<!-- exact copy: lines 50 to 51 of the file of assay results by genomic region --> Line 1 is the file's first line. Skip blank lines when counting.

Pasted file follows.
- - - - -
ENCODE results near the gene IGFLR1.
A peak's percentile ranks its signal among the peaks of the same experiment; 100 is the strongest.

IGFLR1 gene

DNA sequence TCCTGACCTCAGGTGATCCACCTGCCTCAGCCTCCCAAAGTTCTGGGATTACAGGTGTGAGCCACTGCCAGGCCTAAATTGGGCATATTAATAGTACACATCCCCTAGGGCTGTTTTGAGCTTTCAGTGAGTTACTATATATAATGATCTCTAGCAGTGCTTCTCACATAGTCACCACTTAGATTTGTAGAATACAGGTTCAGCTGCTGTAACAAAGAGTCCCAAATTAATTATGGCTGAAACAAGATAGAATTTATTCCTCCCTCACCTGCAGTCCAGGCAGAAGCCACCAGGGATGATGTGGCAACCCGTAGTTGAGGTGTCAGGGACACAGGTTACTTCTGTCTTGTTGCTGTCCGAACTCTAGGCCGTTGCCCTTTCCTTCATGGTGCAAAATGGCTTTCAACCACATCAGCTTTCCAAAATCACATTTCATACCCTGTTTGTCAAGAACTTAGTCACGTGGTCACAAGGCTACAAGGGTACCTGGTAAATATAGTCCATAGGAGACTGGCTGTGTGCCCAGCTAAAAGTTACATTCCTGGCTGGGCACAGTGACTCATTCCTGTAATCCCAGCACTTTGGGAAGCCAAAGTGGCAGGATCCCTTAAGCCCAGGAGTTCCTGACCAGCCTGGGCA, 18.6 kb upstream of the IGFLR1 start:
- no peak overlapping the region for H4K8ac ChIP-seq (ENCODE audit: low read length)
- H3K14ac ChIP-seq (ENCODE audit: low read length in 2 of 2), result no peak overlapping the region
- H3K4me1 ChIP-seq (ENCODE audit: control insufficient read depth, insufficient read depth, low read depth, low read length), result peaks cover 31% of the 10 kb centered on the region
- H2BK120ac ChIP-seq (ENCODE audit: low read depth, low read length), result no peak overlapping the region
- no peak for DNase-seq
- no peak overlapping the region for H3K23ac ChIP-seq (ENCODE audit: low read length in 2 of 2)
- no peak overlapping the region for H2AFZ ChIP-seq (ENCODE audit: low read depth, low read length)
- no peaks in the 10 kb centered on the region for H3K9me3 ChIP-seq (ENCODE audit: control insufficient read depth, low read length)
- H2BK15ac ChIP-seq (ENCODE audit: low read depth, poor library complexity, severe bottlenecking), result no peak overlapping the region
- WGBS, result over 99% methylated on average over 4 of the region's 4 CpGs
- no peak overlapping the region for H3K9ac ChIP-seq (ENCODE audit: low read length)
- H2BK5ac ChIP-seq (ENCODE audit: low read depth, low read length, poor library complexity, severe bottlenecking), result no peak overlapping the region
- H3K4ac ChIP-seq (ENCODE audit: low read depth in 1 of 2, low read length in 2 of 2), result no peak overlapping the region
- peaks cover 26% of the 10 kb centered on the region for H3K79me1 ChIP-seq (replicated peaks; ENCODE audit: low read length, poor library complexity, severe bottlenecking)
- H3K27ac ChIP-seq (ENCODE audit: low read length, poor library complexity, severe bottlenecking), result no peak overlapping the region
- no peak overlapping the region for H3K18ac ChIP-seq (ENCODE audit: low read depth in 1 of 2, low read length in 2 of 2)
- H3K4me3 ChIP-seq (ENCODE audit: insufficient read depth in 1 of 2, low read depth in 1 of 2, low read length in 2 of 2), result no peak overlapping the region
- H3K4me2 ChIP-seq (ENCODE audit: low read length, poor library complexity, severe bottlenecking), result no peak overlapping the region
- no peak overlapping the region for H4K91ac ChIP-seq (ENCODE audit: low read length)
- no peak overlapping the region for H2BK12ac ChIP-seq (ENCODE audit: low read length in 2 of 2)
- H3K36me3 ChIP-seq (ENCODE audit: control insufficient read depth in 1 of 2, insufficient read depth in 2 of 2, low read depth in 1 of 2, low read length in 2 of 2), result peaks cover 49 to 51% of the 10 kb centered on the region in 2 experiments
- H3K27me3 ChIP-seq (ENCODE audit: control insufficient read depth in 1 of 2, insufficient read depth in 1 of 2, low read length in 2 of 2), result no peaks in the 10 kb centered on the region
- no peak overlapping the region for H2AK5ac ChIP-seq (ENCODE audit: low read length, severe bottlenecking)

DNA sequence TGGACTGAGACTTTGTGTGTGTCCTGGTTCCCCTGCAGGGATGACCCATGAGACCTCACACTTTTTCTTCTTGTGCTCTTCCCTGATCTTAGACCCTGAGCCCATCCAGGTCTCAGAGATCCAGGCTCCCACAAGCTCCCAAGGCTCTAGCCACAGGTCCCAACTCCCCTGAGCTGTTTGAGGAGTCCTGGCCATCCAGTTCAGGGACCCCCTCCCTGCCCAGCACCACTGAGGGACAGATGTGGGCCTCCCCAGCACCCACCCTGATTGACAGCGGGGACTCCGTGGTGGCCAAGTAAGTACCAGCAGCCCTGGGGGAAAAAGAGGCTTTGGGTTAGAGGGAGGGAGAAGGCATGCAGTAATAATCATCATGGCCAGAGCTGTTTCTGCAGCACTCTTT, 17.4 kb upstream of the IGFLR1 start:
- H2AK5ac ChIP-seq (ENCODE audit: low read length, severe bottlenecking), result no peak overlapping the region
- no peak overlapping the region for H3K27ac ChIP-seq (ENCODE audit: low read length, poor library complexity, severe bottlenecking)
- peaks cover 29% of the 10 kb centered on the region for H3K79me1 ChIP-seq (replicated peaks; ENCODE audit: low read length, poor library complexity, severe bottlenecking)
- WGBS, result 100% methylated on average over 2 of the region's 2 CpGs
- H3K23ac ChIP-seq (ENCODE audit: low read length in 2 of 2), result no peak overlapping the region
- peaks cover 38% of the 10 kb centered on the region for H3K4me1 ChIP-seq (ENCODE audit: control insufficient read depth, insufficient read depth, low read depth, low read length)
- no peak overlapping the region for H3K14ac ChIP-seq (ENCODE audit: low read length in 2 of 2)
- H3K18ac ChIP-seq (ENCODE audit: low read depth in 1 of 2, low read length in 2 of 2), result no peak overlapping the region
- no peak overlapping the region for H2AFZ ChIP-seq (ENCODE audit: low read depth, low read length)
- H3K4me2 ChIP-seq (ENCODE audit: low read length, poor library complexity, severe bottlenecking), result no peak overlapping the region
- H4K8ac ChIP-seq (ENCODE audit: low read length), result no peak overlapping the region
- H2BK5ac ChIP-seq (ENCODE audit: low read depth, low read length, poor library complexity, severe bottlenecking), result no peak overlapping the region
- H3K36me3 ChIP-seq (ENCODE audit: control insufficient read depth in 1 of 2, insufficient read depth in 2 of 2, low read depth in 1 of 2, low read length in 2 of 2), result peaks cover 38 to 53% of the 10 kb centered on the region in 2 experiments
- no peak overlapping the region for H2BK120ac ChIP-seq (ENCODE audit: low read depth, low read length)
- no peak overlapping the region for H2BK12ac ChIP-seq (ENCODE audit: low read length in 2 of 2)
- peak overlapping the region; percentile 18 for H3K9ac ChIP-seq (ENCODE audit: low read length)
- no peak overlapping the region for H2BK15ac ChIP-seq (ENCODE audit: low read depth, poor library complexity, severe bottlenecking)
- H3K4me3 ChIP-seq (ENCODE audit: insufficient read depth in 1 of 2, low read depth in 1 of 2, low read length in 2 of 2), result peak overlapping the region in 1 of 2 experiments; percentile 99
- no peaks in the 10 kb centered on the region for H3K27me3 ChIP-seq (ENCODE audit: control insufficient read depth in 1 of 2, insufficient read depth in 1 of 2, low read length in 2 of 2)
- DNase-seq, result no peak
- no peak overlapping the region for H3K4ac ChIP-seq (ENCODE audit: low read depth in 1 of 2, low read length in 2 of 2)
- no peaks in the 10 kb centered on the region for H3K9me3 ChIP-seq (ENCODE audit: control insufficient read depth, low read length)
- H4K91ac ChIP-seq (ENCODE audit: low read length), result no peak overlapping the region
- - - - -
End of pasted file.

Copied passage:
- no peaks in the 10 kb centered on the region for H3K9me3 ChIP-seq (ENCODE audit: control insufficient read depth, low read length)
- H4K91ac ChIP-seq (ENCODE audit: low read length), result no peak overlapping the region